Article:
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What is the relation between naturalism and the natural law theory?

Natural law (Britannica):

natural law, in philosophy, system of right or justice held to be common to all humans and derived from nature rather than from the rules of society, or positive law.

Naturalism (Wikipedia):

In philosophy, naturalism is the idea or belief that only natural laws and forces (as opposed to supernatural ones) operate in the universe.[1]

I feel the two are extremely compatible, to the point that natural law is naturalism as applied to the philosophy of law.

As a point of fact, are advocates of naturalism also advocates of the natural law, and vice versa?

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    Wikipedia is using "natural laws" incorrectly to mean "laws of nature". Two different things. Natural laws are about ethics; laws of nature are about science. Commented Mar 24, 2023 at 6:44
  • @DavidGudeman I modified my post with another definition, but I don't think it changes the issue
    – Starckman
    Commented Mar 24, 2023 at 7:51

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As a point of fact, are advocates of naturalism also advocates of the natural law, and vice versa?

I think not. The historical proponents of natural law as an ethical theory are Aristotle and subsequently Thomas Aquinas (although of course there have been many since). Natural law theory in their sense posits that there are objective moral laws that are grounded in human nature and are discoverable through reason. These are found in Aristotelian virtue ethics and also in his teleological conception of human nature. But this suggests that there is a metaphysical reality - a summum bonum or true good - that provides a foundation for ethics, which would be at odds with naturalism's overall rejection of supernatural or transcendent realities.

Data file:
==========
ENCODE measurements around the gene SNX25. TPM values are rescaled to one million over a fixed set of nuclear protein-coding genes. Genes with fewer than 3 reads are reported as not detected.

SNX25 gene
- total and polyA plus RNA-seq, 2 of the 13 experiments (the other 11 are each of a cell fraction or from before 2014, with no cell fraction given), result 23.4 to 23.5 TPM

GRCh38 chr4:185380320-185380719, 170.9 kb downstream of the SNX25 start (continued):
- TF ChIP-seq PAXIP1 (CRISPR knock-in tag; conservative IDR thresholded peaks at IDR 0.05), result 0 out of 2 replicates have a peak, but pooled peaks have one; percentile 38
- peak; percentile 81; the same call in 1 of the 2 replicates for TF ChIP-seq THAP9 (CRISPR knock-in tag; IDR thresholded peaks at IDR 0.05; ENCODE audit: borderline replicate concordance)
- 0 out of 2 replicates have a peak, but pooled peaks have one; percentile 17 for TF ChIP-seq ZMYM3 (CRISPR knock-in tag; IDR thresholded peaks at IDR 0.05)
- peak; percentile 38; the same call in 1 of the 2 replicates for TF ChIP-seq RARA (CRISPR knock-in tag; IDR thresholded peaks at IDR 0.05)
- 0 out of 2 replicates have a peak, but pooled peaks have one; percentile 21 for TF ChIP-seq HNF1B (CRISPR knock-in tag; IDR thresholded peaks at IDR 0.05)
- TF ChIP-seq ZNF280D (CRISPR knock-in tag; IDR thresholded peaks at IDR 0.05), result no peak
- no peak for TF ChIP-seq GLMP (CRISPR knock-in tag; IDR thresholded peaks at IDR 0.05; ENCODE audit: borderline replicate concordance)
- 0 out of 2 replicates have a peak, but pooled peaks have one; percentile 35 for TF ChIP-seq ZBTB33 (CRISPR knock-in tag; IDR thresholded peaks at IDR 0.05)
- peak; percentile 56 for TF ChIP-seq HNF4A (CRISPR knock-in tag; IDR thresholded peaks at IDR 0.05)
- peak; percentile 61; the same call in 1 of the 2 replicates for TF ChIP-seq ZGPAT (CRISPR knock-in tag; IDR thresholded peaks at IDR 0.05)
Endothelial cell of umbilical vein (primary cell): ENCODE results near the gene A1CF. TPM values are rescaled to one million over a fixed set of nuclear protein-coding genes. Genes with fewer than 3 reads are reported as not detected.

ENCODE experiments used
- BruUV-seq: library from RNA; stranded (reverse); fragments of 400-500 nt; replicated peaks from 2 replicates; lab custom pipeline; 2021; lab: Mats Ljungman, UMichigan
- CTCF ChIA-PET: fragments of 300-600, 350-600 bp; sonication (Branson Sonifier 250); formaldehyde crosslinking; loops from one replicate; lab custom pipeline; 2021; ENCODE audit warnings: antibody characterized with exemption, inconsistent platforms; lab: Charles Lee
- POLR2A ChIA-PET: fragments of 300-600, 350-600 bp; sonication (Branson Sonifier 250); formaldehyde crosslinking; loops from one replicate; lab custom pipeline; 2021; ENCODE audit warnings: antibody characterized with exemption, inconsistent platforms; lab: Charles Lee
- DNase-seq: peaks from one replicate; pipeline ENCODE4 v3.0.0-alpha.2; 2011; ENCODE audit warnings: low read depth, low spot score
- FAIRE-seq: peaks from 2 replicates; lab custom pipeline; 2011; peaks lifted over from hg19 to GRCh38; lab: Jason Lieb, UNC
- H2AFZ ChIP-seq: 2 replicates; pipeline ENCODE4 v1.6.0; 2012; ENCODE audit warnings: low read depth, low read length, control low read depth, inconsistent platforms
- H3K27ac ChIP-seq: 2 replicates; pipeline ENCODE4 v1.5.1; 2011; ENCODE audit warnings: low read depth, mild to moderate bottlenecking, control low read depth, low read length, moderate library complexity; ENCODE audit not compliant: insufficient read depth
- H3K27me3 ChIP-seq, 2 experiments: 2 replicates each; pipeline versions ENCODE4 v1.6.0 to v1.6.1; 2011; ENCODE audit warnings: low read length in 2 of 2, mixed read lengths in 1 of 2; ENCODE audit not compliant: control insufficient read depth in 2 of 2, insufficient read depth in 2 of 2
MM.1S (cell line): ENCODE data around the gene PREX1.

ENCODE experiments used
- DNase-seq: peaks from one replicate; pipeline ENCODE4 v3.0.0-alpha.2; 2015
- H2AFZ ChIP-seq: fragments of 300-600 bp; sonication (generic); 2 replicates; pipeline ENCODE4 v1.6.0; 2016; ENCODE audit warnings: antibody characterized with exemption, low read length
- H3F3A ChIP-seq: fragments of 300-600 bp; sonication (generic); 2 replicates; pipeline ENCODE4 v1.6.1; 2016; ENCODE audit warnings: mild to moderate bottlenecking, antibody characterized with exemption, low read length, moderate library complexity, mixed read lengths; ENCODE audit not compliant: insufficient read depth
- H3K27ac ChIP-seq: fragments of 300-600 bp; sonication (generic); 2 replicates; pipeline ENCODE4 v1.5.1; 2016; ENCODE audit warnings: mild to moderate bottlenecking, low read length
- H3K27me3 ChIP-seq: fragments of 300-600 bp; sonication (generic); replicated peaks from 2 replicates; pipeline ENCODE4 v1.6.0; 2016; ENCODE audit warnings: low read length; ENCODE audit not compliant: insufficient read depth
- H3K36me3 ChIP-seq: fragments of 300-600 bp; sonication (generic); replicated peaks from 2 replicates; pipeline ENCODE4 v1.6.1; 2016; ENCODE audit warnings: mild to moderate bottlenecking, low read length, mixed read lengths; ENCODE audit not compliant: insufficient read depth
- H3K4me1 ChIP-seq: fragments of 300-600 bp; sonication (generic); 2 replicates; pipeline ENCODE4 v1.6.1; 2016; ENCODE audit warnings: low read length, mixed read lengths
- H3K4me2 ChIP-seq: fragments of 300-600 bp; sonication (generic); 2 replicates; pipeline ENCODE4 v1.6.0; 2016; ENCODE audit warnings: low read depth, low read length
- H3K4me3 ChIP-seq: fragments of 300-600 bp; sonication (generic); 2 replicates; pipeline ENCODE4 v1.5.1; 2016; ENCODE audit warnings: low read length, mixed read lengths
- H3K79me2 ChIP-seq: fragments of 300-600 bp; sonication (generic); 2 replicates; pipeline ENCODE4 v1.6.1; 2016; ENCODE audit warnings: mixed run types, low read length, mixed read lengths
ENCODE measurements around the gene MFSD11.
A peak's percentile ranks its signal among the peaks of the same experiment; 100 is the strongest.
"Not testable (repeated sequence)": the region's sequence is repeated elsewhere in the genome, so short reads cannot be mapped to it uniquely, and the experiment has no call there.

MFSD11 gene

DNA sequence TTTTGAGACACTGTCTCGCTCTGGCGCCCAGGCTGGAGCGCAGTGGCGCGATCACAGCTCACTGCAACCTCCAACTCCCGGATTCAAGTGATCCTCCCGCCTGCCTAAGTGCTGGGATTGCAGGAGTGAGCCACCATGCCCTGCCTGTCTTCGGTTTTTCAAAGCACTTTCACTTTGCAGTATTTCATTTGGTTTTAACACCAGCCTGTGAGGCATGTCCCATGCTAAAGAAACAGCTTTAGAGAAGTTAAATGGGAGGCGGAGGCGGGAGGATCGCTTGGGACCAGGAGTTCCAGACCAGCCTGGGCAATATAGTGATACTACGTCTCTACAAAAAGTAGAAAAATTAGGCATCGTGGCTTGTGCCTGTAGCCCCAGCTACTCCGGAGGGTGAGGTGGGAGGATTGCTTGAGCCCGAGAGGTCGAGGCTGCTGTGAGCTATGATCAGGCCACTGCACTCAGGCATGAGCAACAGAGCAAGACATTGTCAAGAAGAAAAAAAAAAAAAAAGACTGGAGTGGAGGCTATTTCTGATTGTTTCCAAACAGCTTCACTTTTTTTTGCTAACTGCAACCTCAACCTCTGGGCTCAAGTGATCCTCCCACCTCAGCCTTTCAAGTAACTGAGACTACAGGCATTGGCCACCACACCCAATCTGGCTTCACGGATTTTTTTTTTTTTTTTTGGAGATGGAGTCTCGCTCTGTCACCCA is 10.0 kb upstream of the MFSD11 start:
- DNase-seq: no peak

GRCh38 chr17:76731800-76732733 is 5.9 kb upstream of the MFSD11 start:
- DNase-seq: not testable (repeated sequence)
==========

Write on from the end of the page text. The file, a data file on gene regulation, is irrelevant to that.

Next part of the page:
I think this is because overall, and certainly for Aquinas, natural law is grounded in a theistic conception of nature, within which such laws and principles are seen as manifestations of the divine will. Modern naturalism, as a matter of principle, generally rejects such conceptions.

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  • Very clear and coherent answer. How do you articulate that with the definition of natural law in the question though?
    – Starckman
    Commented Mar 24, 2023 at 5:55
  • Aristotle's ethics is naturalistic in his terms, but those terms - Aristotle's conception of nature - are very different to modernity's. Remember his conception of cause as 'aitia', which includes formal and final causation, something generally absent from today's naturalism.
    – Wayfarer
    Commented Mar 24, 2023 at 5:58
  • “ Natural law[1] (Latin: ius naturale, lex naturalis) is a system of law based on a close observation of human nature” close observation of human nature seems to me very at odds with metaphysics and theology/supernatural
    – Starckman
    Commented Mar 24, 2023 at 5:59
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    Excellent answer, but @Starckman is still confused, presumably because you did not specifically say that naturalism involves the rejection of such entities as are posited in natural law theory. Can I recommend adding something about that? Commented Mar 24, 2023 at 13:55
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    @Starckman, natural law theory is not grounded in humanism. Humanism is an Enlightenment thing. Natural law theory goes back to Classical Greece. Natural law is incompatible with humanism because it proposes that there is something above man, something to which man owes allegiance. Commented Mar 24, 2023 at 14:06

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